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Employment — Title VII — retaliation

U.S. Supreme Court

Civil

Employment — Title VII — retaliation

Title VII retaliation claims must be proved according to traditional principles of but-for causation, not the lessened causation test stated in §2000e–2(m).

Title VII’s antiretaliation provision appears in a different section from its status-based discrimination ban. And, like §623(a)(1), the ADEA provision in Gross, §2000e–3(a) makes it unlawful for an employer to take adverse employment action against an employee “because” of certain criteria. Given the lack of any meaningful textual difference between §2000e–3(a) and §623(a)(1), the proper conclusion is that Title VII retaliation claims require proof that the desire to retaliate was the but-for cause of the challenged employment action. Respondent and the United States maintain that §2000e–2(m)’s motivating-factor test applies, but that reading is flawed. First, it is inconsistent with the provision’s plain language, which addresses only race, color, religion, sex, and national origin discrimination and says nothing about retaliation. Second, their reading is inconsistent with the statute’s design and structure. Congress inserted the motivating-factor provision as a subsection within §2000e–2, which deals only with status-based discrimination. The conclusion that Congress acted deliberately in omitting retaliation claims from §2000–2(m) is reinforced by the fact that another part of the 1991 Act, §109, expressly refers to all unlawful employment actions. See EEOC v. Arabian American Oil Co., 499 U. S. 244, 256. Third, the cases they rely on, which state the general proposition that Congress’ enactment of a broadly phrased antidiscrimination statute may signal a concomitant intent to ban retaliation against individuals who oppose that discrimination, see, e.g., CBOCS West, Inc. v. Humphries, 553 U. S. 442, 452–453; Gómez-Pérez v. Potter, 553 U. S. 474, do not support the quite different rule that every reference to race, color, creed, sex, or nationality in an antidiscrimination statute is to be treated as a synonym for “retaliation,” especially in a precise, complex, and exhaustive statute like Title VII. The Americans with Disabilities Act of 1990, which contains seven paragraphs of detailed description of the practices constituting prohibited discrimination, as well as an express antiretaliation provision, and which was passed only a year before §2000e–2(m)’s enactment, shows that when Congress elected to address retaliation as part of a detailed statutory scheme, it did so clearly.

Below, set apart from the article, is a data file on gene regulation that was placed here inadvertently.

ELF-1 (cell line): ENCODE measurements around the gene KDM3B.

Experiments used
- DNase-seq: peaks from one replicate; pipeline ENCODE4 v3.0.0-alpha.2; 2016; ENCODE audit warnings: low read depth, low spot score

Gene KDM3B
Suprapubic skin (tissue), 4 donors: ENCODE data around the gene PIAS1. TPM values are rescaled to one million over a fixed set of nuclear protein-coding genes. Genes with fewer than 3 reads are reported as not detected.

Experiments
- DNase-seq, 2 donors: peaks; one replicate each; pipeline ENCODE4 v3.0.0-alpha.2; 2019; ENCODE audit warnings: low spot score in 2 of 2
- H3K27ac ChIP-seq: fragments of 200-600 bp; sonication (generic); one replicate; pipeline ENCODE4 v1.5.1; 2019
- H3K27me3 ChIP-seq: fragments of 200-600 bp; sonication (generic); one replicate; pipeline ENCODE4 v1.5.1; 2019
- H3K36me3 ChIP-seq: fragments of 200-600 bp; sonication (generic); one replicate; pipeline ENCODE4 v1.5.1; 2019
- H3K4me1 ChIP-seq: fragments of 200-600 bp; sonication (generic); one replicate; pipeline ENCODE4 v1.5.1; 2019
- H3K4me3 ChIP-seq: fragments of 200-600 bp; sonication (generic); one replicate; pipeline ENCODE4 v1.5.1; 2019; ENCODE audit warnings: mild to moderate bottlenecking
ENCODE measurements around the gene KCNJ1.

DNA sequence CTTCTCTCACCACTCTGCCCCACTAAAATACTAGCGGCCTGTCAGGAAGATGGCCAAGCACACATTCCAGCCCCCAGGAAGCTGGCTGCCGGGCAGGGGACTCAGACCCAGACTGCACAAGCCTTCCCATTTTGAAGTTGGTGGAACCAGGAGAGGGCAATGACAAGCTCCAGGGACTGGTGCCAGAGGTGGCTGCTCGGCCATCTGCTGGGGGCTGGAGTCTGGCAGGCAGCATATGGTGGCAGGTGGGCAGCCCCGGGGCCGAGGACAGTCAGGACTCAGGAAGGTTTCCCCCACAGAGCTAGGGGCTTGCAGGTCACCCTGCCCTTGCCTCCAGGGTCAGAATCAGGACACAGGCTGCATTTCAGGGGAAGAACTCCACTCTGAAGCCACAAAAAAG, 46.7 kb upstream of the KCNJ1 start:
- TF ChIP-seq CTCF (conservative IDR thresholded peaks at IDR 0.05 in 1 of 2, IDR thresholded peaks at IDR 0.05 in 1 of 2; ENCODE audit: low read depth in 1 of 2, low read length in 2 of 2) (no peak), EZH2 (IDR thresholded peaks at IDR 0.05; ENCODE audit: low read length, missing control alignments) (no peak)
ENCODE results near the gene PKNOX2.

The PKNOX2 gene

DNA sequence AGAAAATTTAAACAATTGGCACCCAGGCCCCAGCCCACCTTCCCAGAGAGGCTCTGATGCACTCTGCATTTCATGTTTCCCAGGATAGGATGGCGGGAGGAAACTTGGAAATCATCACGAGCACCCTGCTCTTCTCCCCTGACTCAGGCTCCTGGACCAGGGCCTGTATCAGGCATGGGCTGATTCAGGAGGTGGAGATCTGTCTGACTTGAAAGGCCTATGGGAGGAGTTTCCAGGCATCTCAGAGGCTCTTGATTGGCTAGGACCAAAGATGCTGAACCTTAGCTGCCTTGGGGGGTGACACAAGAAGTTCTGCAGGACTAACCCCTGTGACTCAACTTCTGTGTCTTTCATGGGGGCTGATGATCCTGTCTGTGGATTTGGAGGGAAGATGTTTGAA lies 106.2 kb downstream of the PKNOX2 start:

674 F. 3d 448, vacated and remanded.

12-484 University of Texas Southwestern Medical Center v. Nassar

 

Kennedy, J.; Ginsburg, J., dissenting.

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